China’s reinterpretation of how an ADIZ is declared and operates raises questions about the legality, legitimacy and intentions of its controversial efforts over the ECS. ADIZs are legally ambiguous, and aren’t regulated by any defined international regime. Although there’s no explicit prohibition on ADIZs, they can be used in ways that violate other international legal provisions. China’s specific identification requirements placed on military aircraft are in violation of Article 87 of the United Nations Convention of the Law of the Sea (UNCLOS), which protects “freedom of overflight” and to which China is a signatory. The 1944 Convention on International Civil Aviation – the Chicago Convention – also rules against unilateral attempts to restrict air navigation beyond a state’s territorial seas. Therein lies the danger: China’s attempt to maintain de-facto control of its surrounding waters will contribute to establishing a precedent outside of current international law.

An ADIZ with Chinese Characteristics | The Diplomat

China military buildup: Think tank warns of threat to US forces in Asia- Nikkei Asian Review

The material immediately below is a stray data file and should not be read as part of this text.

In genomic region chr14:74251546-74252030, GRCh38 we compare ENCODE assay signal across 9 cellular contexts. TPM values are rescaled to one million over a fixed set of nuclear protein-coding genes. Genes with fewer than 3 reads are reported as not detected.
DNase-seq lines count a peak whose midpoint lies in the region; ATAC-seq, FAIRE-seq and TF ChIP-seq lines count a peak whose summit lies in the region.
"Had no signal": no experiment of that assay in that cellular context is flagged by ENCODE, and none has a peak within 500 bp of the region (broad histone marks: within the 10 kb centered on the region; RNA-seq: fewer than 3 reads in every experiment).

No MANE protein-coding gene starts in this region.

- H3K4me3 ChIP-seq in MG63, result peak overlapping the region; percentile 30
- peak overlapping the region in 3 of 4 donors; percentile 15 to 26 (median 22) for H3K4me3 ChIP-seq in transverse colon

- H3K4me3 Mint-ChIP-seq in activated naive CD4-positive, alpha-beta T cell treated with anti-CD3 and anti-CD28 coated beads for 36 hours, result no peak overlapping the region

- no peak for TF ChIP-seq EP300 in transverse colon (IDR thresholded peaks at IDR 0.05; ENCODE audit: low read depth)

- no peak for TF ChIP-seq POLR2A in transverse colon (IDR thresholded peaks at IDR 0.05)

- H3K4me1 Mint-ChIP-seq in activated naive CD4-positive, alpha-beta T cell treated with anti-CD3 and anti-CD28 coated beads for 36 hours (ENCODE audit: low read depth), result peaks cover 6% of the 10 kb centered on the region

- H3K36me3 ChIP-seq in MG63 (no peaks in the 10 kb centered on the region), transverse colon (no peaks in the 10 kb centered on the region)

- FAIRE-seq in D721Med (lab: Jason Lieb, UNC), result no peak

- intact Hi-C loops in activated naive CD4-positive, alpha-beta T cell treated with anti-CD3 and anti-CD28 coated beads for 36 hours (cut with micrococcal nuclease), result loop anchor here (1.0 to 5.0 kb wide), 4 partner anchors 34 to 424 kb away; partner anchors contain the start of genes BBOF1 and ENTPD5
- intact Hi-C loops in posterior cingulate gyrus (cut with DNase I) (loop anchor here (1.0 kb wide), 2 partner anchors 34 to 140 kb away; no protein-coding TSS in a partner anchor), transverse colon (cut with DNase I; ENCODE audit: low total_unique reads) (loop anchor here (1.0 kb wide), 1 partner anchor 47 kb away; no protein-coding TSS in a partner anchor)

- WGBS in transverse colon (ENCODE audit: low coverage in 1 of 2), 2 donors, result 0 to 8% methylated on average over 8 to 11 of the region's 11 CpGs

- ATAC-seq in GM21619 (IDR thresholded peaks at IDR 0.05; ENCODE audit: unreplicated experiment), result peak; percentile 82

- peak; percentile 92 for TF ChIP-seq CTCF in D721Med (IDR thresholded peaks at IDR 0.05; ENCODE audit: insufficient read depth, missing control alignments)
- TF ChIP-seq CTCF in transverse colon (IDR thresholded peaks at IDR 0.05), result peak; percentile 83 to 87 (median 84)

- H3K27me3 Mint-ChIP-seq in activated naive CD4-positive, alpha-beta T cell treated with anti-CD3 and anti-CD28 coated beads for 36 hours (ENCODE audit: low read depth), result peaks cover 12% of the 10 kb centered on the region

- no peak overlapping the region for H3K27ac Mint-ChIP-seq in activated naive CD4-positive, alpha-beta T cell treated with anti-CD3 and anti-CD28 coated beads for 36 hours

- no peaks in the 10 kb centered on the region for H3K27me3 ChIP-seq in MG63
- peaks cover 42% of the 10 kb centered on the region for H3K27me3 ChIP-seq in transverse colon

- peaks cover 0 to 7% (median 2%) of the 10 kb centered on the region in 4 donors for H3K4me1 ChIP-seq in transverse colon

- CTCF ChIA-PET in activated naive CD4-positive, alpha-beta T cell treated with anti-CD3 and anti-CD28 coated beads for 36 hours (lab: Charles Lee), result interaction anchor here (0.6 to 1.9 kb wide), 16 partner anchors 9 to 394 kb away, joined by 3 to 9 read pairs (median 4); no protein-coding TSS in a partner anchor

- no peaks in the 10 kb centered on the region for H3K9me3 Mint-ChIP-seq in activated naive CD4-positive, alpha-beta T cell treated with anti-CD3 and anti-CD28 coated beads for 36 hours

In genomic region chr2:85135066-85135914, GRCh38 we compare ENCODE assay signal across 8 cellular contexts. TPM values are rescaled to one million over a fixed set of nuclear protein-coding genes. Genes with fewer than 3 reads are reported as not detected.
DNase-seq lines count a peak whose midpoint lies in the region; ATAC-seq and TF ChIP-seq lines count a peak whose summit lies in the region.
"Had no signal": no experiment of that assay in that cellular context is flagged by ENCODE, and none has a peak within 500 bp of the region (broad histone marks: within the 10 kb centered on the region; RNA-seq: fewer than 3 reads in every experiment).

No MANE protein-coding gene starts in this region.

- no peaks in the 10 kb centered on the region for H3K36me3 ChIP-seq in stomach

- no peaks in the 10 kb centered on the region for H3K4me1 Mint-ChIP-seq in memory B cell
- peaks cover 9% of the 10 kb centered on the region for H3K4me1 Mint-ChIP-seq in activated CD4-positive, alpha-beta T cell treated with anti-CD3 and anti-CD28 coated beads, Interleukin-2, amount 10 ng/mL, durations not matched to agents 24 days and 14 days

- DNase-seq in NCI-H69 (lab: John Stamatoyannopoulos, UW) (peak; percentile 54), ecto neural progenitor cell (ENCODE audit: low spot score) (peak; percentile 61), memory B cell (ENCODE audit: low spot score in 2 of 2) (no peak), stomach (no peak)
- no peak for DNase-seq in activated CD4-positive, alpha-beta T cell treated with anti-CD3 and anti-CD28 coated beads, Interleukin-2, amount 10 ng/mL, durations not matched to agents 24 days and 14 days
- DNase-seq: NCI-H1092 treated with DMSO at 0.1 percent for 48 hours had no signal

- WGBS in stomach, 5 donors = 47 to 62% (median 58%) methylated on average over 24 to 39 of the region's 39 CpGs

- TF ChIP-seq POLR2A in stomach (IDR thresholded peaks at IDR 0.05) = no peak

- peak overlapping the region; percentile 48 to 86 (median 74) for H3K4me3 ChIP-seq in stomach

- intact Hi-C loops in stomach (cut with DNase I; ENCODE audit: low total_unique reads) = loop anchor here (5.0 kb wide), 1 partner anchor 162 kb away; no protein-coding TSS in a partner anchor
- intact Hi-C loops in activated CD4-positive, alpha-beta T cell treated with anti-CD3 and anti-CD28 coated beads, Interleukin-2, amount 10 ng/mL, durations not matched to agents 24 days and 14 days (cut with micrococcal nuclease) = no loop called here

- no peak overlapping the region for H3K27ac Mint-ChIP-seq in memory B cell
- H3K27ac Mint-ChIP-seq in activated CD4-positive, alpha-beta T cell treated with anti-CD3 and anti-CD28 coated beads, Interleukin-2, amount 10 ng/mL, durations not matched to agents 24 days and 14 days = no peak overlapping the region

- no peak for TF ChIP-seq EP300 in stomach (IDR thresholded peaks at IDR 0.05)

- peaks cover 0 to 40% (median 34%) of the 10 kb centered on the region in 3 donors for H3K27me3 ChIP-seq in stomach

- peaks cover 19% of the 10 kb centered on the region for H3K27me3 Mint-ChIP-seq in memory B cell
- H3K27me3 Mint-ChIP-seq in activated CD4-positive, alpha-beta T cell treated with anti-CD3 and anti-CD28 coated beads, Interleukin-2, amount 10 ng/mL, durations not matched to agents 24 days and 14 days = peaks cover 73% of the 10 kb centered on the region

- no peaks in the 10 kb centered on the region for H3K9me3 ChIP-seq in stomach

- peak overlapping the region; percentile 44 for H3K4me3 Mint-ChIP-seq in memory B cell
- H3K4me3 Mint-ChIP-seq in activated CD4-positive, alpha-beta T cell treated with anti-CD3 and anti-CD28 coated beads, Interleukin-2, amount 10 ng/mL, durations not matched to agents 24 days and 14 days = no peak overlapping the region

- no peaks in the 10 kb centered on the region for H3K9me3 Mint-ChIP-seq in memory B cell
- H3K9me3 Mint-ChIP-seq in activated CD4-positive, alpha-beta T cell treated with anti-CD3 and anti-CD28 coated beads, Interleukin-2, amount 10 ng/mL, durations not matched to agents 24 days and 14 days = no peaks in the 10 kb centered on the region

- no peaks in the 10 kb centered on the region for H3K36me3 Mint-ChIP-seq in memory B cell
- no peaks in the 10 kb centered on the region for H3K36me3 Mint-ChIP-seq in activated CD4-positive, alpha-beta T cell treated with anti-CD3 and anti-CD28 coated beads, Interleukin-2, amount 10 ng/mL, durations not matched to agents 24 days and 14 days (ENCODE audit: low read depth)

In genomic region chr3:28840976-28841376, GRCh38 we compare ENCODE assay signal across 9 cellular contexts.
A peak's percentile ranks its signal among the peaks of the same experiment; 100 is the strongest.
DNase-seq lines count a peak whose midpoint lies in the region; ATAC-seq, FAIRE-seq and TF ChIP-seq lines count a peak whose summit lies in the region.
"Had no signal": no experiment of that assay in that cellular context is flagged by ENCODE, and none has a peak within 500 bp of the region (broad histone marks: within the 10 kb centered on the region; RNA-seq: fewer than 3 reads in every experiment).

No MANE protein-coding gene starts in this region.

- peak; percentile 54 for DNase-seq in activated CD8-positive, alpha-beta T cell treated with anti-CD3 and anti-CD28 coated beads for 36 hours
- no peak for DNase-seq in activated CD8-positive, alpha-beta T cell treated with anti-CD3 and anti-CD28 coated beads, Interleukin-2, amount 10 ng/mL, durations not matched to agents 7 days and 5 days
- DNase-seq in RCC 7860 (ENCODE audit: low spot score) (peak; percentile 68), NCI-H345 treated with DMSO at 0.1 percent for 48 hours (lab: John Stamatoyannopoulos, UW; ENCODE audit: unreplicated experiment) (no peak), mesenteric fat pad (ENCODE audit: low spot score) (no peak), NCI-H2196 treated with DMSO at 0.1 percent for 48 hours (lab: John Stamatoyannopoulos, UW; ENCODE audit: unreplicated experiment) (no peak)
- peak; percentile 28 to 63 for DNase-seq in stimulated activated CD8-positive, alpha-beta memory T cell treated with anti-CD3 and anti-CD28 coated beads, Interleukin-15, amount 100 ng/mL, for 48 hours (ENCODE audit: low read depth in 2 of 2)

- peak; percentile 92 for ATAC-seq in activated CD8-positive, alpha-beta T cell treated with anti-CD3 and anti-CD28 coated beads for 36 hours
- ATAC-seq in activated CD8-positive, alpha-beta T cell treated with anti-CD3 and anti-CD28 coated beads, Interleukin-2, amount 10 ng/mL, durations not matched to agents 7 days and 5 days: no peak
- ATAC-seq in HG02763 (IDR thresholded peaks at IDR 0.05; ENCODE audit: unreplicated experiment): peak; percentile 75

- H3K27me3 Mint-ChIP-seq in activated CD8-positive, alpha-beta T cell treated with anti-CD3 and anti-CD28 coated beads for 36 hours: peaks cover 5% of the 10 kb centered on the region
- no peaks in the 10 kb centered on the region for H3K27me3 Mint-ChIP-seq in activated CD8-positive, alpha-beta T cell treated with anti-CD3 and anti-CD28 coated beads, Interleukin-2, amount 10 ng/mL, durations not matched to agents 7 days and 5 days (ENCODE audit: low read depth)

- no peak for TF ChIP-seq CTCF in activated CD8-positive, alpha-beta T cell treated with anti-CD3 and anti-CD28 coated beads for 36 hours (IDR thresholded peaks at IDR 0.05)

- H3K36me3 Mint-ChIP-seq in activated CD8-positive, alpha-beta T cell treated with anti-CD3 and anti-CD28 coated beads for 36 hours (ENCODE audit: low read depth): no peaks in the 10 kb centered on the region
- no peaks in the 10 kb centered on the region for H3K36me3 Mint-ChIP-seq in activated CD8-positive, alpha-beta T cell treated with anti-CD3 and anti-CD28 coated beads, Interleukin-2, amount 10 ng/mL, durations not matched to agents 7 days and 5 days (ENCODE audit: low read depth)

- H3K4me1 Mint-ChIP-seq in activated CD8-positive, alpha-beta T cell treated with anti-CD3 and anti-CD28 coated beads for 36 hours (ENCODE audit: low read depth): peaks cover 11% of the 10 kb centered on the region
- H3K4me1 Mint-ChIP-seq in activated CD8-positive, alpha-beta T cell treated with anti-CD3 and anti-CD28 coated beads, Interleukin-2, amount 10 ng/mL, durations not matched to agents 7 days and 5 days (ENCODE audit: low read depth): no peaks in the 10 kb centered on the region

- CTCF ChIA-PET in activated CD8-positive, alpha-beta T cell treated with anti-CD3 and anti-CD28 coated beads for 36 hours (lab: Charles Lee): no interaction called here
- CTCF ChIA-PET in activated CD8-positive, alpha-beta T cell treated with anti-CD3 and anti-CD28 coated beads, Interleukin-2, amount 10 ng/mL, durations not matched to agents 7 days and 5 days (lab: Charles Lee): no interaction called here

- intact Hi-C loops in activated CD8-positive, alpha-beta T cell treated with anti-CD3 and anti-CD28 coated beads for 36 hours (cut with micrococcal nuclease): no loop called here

An influential U.S. think tank recently issued a report that warns of the danger of U.S. forces in Japan being crippled by China, which is beefing up its military capabilities.

“The U.S.-China Military Scorecard: Forces, Geography, and the Evolving Balance of Power, 1996-2017,” was released by Rand Corp., which has close ties with the U.S. Department of Defense. The report projects how U.S. military activities in Asia will be affected by China’s military buildup based on publicly available information.

The report assumes two scenarios — a Chinese invasion of Taiwan and a Spratly Islands campaign — and carefully analyzes what will happen if U.S. forces intervene. It also divides the forces into 10 categories, such as air superiority, attacks on air bases and anti-surface warfare, and compares them in four years — 1996, 2003, 2010 and 2017.